Hollywood Is Not Real!
As I have grown older and perhaps a little wiser, I have found it more and more difficult to enjoy the endless stream of movies and television shows featuring gunfights and armed encounters. In their endless attempts to create interesting and emotionally charged storylines, they have taken armed encounters to level of stupidity and absurdity that destroys the credibility of the film/show for all reasonably informed and intelligent audience members. As you might imagine, my wife does not find me to be good company when watching such films/shows.
If uninformed people watch these scenarios, and they believe that they have any relevance to reality, then these people may engage in some dangerous behaviors in the real world. I do not expect the everyday citizen to truly understand the nature of an armed conflict. However, when citizens are constantly exposed to falsehoods and absurdities, they may start believing in tactics and practices that could have deadly consequences.
The purpose of this blog is to simply point out some of the most common mistakes and to explain why they are problematic. Without identifying specific films and television shows, I am sure that the reader will recognize many, if not all, of the scenarios discussed and explained.
1. “Mexican Standoffs”
The derogatory term ‘Mexican standoff” is commonly used to describe an encounter when two or more people are simultaneously pointing guns at one another, but no one shoots. And typically, the adversaries are standing out in the open with no concealment or cover. It is as if each one is thinking, “If you shoot me, then I will shoot you.”
Problems: In reality, gunfights start and end quickly. The first one to hit their target typically wins, and the one who hesitates or doesn’t fire is either injured and/or dead. In more than 35 years of policing, I never witnessed or even heard of such a standoff between adversaries. The reality is typically “I have to kill you before you kill me.” There is no negotiating or hesitation.
One reality of armed encounters is that action is faster than reaction. This means for anyone to react to another person, they must see what is happening, assess it, determine how to respond, and respond to it. Even if one knows what is going to happen and they already have their mind made up how to respond, there is still a delay in their response time.
The typical bullet travels a minimum of 1,000 feet per second (many with much higher velocities). However, the point is that when one person shoots at another person, the bullet is going to strike the target in a small fraction of a second. The idea that “if you shoot me, then I will shoot you” is ludicrous. By the time you would be able to react, a bullet will have torn through your body/head at such a speed and impact that your ability to make a decision and to carry out that decision would be impaired or gone. In an encounter where two people are pointing guns at one another, the one who shoots first and accurately wins. One who waits on the other to shoot first loses/dies.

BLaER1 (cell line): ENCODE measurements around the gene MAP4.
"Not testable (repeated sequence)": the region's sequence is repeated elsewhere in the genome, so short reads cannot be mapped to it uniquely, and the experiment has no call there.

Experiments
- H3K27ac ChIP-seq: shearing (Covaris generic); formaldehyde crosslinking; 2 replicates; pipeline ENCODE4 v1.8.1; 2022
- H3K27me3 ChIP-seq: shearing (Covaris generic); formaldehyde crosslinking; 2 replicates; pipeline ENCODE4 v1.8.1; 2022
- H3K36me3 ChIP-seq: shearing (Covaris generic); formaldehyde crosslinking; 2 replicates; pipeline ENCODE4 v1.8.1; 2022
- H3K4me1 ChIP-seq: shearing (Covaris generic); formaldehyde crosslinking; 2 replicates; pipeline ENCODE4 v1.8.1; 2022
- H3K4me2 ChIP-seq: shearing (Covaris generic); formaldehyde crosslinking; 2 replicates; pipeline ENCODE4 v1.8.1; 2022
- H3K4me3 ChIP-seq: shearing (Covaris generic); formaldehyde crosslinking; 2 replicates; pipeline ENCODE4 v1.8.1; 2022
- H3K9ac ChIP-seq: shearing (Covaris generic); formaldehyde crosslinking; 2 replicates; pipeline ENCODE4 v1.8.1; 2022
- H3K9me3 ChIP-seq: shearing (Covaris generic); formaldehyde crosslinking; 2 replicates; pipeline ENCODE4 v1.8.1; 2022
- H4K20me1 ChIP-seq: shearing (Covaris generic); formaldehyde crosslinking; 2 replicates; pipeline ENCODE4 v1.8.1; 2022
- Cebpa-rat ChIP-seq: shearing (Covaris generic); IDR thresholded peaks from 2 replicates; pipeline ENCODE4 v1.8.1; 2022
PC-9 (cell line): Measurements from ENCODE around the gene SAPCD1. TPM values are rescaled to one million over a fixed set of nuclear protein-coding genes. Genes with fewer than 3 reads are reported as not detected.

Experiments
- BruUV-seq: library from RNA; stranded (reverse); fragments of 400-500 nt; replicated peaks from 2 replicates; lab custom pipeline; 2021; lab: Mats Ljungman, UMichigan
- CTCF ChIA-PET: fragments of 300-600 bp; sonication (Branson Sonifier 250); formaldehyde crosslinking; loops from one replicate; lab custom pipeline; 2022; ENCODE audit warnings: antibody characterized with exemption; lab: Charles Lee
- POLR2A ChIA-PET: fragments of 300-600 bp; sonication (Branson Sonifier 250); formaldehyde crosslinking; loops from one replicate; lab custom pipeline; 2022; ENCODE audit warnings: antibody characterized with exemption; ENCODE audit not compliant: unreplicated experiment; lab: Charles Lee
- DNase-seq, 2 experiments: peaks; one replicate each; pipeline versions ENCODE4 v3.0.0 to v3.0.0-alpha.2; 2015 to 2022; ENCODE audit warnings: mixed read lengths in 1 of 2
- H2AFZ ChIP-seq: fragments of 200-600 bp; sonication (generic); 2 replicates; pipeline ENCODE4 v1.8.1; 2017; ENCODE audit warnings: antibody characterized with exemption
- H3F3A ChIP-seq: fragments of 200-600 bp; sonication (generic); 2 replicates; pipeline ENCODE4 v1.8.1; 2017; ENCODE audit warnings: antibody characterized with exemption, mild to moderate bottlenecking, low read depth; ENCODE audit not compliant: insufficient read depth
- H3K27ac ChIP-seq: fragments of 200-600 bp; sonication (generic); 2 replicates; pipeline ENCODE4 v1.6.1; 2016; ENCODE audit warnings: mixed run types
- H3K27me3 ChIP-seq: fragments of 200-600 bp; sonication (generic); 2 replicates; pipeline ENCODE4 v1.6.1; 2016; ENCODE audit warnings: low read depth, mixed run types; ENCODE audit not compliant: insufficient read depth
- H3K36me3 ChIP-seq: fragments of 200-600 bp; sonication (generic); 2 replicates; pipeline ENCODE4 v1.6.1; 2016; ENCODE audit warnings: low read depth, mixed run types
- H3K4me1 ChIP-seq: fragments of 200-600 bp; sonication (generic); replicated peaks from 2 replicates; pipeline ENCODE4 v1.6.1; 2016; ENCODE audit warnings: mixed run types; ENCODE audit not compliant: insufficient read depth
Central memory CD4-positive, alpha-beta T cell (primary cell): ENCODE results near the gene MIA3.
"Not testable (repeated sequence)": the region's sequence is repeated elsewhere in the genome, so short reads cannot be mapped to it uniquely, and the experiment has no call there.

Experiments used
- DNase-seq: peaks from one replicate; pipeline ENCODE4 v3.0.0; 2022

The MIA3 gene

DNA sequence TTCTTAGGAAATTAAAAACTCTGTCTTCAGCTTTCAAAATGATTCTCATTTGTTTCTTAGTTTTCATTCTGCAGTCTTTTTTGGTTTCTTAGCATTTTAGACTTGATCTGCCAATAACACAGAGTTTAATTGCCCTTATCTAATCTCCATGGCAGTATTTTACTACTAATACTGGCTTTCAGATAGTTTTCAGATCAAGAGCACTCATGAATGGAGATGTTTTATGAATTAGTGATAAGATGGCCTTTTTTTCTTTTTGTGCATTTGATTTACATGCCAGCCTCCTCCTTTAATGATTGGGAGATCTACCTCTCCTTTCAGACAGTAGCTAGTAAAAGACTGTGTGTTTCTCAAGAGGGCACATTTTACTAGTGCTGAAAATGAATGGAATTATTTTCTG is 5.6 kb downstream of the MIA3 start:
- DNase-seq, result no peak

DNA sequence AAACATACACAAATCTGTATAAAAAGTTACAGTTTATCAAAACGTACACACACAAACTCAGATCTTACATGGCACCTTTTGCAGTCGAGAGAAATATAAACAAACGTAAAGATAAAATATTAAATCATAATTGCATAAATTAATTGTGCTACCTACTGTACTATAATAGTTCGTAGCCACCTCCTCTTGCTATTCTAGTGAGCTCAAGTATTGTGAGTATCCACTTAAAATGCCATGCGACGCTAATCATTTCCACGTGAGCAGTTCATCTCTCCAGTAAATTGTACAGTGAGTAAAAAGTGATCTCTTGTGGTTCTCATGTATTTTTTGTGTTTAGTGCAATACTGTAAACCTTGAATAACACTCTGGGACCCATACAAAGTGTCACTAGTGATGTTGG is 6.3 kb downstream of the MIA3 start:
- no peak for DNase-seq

2. “I’ve got the drop on you!”
We frequently see one person who is armed with a gun. S/He points the gun at someone else who is also armed with a gun. We are led to believe that the individual with his gun pointed at his enemy has “the drop on” him, and the one who is facing his enemy with his pistol pointed up or down is just out of luck. The one with the pistol pointed up or down typically gives up and does whatever s/he is told.
Problems: Action is faster than reaction. I have tested this for many years on civilians and law enforcement officers, and I have found that the suspect with his hands in the air holding a pistol, will be able to shoot his adversary almost every time (if s/he is able to shoot accurately).
Someone holding a handgun pointed up in the air or toward the ground is able to act (quickly point the pistol at the other person and fire a shot) before the other person can react. And this includes situations when everyone knows that the suspect is going to shoot his/her adversary. The action/reaction time still favors the one who makes the decision to shoot first.
3. “Hero steps into the doorway and picks off the bad guys.”
We have all seen the staged gunfights where our hero is being shot at by numerous trained, killers… many armed with automatic weapons. And our hero jumps out into the doorway and starts shooting and killing all of the bad guys. This happens so often that it is hard to think of an action movie where this does not happen.
Problems: I have tested this scenario with novices and first-time shooters who are armed with “nerf” guns. In every situation, our hero dies. If you were to substitute professionals with more realistic firearms, then the results would be the same. Police trainers refer to the doorway as the “Fatal Funnel.” If you have your firearm pointed at a doorway or window, and you are looking for a target, then it takes a split second to identify the target and accurately shoot it. On the other hand, our hero pops out and has to identify multiple assailants and engage each one individually. Unlike in movies when everyone stops to see what our hero is going to do next, the bad guys would kill him in a spit second.
4. “Put your gun down or I will shoot her/him!”
I am sure that you recognize this line from numerous “hostage” scenes where the bad guy threatens to shoot an impromptu hostage unless the good guy lays his weapon down. And of course, the good guy acquiesces to the demand and lays his weapon down. Now the bad guy is the only one with a gun, and he can easily kill the hostage and/or the good guy.